April 21, 2014

Medina
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From World War II to now, Jerry Lemons serves

Brunswick resident Jerry Lemons said his call to serve his community was formed when he was a child helping his family support the troops during World War II.

“I grew up during World War II and I watched my uncles go off to war,” he said. “We were all involved in the community in supporting the war effort, there was a tremendous effort by every American.”

Jerry Lemons was accompanied by his wife, Shirley, when he received the Community Service Award from the Cleveland Clinic on Tuesday. Lemons credits her with supporting his volunteer efforts. (GAZETTE PHOTO BY LOREN GENSON)

Lemons continues to serve World War II veterans and other elderly members of the community, and on Tuesday, he was honored by the Cleveland Clinic with the Community Service Award for his volunteer work at Medina Hospital and throughout the community.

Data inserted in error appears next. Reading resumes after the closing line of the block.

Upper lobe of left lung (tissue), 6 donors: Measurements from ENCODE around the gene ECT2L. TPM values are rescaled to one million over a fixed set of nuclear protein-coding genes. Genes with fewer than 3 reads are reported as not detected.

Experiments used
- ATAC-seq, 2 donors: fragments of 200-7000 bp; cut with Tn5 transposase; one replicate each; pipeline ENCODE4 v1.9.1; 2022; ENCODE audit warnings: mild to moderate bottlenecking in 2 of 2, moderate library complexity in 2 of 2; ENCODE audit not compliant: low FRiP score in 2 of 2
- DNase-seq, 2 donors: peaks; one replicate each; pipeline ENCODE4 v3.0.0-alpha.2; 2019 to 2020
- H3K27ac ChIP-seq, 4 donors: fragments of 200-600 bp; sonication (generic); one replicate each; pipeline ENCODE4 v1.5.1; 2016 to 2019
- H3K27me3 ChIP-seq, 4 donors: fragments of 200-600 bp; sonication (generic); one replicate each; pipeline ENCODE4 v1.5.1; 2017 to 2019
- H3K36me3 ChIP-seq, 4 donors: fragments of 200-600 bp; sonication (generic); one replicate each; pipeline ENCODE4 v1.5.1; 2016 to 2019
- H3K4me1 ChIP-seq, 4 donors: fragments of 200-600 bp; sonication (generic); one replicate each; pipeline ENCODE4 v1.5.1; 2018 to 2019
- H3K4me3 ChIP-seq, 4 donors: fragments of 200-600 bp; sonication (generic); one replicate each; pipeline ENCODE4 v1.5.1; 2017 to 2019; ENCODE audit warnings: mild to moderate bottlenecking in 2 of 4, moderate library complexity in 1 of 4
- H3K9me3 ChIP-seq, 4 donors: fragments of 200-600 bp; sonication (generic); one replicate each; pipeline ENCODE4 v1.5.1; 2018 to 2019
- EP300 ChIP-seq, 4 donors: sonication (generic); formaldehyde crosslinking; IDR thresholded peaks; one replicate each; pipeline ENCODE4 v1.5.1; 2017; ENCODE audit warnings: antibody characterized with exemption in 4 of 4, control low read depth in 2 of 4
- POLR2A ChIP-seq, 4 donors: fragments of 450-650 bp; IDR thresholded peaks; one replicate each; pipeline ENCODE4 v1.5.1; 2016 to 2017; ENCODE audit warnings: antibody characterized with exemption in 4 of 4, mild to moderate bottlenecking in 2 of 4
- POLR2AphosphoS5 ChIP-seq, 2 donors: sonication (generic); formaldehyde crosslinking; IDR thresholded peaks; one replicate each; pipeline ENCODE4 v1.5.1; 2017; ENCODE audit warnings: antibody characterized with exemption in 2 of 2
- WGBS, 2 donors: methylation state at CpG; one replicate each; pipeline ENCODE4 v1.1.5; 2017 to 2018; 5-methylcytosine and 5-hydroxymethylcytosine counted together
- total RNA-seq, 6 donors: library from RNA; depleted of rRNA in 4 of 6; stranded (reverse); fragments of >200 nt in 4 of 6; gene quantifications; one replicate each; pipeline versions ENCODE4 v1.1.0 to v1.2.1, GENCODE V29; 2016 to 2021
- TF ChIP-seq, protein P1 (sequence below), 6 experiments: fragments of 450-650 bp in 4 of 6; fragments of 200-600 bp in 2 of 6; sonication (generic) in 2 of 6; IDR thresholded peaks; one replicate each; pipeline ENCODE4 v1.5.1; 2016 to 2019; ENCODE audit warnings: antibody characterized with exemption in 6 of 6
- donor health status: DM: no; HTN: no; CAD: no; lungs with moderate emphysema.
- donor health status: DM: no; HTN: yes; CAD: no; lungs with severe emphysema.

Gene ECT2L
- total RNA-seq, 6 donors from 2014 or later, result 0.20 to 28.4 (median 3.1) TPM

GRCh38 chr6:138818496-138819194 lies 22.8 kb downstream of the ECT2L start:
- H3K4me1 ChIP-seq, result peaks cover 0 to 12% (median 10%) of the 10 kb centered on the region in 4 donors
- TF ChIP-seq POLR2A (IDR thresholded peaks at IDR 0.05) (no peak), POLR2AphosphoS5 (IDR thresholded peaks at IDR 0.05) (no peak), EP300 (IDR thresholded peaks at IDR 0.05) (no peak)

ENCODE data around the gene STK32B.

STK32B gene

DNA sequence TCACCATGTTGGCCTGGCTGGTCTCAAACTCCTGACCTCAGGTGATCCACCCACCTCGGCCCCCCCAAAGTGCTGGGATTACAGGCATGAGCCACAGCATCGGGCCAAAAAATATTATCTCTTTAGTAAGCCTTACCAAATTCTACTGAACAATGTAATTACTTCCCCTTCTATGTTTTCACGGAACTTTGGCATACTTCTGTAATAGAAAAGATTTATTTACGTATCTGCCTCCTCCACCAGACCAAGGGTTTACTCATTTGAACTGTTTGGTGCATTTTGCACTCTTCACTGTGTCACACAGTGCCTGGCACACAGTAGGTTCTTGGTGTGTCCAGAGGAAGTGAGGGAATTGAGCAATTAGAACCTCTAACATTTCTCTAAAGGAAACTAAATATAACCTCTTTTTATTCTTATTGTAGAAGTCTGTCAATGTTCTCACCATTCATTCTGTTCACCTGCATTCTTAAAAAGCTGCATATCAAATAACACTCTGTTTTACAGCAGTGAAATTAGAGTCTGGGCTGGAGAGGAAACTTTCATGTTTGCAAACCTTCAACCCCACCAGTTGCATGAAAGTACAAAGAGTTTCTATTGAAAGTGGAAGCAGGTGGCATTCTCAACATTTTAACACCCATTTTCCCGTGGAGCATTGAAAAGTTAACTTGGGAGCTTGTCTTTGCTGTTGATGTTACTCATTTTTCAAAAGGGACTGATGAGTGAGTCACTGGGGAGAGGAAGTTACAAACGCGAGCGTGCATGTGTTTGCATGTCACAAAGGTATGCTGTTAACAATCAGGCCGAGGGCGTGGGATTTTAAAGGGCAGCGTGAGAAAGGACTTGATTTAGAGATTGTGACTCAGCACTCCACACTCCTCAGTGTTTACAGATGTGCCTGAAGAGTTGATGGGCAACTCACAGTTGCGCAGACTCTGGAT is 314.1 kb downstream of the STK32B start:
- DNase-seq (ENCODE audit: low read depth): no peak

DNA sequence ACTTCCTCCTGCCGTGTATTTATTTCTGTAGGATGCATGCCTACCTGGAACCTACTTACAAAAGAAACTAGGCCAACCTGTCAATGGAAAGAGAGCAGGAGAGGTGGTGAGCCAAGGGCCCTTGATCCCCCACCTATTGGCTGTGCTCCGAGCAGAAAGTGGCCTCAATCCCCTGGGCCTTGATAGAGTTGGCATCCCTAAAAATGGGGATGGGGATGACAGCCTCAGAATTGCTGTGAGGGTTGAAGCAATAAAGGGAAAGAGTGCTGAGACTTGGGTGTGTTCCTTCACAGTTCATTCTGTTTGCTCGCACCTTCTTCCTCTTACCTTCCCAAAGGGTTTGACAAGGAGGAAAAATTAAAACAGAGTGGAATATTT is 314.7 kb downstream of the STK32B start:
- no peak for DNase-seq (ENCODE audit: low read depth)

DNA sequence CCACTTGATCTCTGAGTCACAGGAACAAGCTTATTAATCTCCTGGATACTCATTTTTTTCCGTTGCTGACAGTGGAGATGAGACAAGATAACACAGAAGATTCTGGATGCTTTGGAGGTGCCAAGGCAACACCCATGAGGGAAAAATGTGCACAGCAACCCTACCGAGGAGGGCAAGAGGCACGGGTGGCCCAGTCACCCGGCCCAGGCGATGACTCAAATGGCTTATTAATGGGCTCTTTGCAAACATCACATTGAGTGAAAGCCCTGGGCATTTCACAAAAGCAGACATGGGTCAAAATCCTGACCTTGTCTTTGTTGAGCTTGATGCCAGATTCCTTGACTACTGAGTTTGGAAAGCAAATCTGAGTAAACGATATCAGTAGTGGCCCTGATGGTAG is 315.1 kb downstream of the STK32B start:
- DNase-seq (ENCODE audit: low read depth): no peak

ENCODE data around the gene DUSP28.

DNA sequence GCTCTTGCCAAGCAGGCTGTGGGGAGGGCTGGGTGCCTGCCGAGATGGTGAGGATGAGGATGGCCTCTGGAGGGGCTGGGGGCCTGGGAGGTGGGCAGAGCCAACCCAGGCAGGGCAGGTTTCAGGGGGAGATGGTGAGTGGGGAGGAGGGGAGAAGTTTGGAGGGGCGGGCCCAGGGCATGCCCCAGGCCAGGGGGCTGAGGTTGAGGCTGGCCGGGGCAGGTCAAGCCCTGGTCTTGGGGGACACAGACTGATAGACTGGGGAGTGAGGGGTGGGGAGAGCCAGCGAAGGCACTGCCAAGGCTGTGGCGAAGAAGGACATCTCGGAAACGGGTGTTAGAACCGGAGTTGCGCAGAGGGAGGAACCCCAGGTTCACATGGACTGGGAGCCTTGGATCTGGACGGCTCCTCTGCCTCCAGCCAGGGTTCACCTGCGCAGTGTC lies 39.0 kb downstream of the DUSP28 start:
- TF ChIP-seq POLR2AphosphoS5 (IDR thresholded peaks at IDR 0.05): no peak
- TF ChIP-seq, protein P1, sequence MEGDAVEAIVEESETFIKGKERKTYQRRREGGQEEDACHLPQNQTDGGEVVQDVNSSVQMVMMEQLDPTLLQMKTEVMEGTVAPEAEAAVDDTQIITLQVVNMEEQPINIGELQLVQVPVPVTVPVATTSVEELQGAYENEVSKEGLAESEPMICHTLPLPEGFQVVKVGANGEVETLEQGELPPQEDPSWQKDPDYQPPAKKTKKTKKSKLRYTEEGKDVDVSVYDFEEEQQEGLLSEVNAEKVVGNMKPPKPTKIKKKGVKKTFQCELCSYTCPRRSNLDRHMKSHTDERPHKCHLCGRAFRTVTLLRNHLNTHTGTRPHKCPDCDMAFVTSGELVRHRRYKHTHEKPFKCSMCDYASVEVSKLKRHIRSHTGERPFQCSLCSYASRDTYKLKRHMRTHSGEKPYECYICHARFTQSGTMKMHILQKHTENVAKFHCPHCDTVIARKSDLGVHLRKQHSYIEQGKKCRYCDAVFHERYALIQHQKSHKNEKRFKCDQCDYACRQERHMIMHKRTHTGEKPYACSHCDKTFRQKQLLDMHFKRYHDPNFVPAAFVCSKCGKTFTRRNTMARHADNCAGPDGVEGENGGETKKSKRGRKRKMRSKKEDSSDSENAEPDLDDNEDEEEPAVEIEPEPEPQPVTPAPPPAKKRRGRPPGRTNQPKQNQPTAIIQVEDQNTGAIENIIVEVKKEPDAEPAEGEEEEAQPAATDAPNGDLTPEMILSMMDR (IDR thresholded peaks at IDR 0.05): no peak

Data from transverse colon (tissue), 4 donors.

Lemons, a retired Air Force veteran, is a member of the Brunswick Veterans of Foreign Wars Post 9520 and the American Legion Post 234.

He visits patients at the Veterans Affairs hospital, drives local veterans to medical appointments and works with the Cleveland chapter of Honor Flight, a nonprofit dedicated to enabling veterans to see war memorials in Washington, D.C., free of charge. Lemons said it’s less work and more reward and he gets to meet amazing people.

“Our seniors are treasures, whether they’re vets or former coal workers or teachers, they all have stories to tell,” Lemons said.

Lemons said one senior who helps transport to medical appointments is Frank Ryan, 96. During their visits, Lemons learned Ryan knew John F. Kennedy.

“Kennedy’s roommate in college was a friend of Frank’s,” Lemons said, recalling a story Ryan told him about giving Kennedy a lift in the back of his car. “These guys share these great stories with me.”

In addition to working with the elderly in nursing homes, Lemons is also a Eucharistic minister at St. Ambrose parish, bringing communion to those who are sick and unable to attend church.

“I visit with the homebound, and I’m privileged to hold their hands and meet with them,” he said.

Lemons said his volunteer work wouldn’t be possible without the help of his wife of 55 years, Shirley.

“She’s been really precious,” he said. “She’s been a wonderful lady who lets me be away from home for so many things.”

When asked how he stays so involved in caring for others, Lemons said it’s simple.

“Life’s been really good to me, I’m just trying to give back,” he said.

Contact reporter Loren Genson at (330) 721-4063 or at lgenson@medina-gazette.com.